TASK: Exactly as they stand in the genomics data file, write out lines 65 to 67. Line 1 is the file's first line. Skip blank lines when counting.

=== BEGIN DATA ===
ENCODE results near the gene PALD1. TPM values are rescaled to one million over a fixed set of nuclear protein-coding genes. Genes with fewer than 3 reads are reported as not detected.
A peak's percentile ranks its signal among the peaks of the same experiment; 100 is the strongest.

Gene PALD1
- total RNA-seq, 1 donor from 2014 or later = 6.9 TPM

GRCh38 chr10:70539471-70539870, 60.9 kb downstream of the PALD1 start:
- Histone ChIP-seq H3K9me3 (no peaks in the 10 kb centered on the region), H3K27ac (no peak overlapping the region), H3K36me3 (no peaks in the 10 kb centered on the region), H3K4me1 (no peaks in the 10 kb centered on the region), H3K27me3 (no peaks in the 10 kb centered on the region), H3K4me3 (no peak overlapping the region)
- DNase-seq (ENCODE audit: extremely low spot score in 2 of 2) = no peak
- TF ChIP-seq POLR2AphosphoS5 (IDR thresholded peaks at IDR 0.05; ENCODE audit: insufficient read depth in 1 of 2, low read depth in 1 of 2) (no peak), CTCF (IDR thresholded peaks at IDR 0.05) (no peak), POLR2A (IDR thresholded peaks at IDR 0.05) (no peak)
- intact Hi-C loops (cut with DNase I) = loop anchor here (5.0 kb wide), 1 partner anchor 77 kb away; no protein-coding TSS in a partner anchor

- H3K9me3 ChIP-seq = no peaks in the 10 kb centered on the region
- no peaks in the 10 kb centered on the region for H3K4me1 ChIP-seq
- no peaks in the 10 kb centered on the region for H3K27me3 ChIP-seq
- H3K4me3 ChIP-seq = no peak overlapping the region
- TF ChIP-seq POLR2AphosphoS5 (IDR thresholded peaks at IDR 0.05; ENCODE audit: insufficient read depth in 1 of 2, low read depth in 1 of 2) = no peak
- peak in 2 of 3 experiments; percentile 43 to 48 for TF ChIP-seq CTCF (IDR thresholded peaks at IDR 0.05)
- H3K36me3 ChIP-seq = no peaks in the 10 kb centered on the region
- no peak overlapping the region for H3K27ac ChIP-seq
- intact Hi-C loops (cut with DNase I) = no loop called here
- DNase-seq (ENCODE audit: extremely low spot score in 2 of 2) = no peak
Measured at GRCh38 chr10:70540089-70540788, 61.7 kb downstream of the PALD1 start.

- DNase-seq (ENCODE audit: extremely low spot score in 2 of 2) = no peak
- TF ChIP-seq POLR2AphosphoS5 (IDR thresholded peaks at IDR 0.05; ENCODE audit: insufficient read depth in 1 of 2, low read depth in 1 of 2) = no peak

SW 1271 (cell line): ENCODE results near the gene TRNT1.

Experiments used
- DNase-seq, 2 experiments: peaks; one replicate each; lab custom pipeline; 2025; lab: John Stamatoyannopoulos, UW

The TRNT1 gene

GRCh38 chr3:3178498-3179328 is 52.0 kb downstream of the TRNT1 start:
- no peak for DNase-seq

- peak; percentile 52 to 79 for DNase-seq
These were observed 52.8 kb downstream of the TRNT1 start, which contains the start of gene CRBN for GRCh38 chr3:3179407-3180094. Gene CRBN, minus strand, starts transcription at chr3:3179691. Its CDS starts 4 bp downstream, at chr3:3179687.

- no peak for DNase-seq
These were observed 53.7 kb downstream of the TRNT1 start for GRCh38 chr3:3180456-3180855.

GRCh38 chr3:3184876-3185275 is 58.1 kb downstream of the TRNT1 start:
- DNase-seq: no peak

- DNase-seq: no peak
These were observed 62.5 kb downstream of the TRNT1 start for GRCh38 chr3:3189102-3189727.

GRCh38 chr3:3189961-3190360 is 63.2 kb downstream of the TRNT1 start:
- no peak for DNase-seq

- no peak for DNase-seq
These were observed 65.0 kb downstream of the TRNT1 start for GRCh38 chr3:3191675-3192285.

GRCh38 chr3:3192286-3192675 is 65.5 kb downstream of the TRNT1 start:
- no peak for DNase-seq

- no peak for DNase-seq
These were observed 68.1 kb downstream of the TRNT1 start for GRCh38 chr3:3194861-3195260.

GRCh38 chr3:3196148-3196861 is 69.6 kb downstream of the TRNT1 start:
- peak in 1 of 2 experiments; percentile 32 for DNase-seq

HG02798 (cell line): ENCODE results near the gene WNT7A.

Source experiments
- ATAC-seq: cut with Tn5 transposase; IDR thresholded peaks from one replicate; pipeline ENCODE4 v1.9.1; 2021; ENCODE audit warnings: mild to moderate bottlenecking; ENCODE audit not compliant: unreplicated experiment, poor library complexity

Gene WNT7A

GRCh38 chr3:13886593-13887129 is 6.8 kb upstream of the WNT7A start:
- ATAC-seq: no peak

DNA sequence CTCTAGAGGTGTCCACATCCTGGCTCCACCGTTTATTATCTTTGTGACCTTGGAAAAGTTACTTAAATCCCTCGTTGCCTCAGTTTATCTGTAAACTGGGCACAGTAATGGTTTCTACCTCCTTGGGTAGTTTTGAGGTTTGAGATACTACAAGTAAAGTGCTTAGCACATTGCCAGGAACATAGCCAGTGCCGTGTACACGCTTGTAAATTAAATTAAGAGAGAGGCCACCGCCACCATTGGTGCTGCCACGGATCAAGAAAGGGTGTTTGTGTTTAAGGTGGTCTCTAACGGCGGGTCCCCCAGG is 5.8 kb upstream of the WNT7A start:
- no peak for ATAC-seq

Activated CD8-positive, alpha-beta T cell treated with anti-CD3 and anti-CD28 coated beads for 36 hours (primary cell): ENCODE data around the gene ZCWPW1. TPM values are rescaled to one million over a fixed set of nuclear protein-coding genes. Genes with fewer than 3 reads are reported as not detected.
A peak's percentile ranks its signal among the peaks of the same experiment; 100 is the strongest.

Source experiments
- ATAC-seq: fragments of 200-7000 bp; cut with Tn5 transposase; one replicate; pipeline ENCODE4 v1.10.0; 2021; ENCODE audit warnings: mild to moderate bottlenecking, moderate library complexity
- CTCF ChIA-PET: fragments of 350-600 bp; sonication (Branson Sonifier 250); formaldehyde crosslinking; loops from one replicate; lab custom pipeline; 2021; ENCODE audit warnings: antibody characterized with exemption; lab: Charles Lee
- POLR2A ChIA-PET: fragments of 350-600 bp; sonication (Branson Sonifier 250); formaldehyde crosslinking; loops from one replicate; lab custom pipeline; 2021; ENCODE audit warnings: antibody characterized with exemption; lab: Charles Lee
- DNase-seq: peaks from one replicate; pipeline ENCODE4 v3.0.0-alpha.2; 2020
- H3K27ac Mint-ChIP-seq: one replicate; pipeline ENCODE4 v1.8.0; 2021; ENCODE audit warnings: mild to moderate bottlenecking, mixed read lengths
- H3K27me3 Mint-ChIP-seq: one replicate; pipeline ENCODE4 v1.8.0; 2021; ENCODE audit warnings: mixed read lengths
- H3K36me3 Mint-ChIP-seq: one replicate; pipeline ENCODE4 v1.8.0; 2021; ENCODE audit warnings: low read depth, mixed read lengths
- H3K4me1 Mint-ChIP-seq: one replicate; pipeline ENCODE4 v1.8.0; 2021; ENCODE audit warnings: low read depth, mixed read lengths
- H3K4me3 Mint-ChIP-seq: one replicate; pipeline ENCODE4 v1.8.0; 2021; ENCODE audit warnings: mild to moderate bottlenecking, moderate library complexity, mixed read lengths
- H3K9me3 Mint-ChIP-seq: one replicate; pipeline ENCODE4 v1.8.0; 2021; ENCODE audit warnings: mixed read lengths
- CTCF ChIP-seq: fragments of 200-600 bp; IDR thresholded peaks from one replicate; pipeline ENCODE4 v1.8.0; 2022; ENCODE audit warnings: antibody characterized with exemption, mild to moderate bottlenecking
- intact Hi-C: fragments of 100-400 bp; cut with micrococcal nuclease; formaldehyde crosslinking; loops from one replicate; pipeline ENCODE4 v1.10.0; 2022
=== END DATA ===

- H3K4me1 Mint-ChIP-seq: one replicate; pipeline ENCODE4 v1.8.0; 2021; ENCODE audit warnings: low read depth, mixed read lengths
- H3K4me3 Mint-ChIP-seq: one replicate; pipeline ENCODE4 v1.8.0; 2021; ENCODE audit warnings: mild to moderate bottlenecking, moderate library complexity, mixed read lengths
- H3K9me3 Mint-ChIP-seq: one replicate; pipeline ENCODE4 v1.8.0; 2021; ENCODE audit warnings: mixed read lengths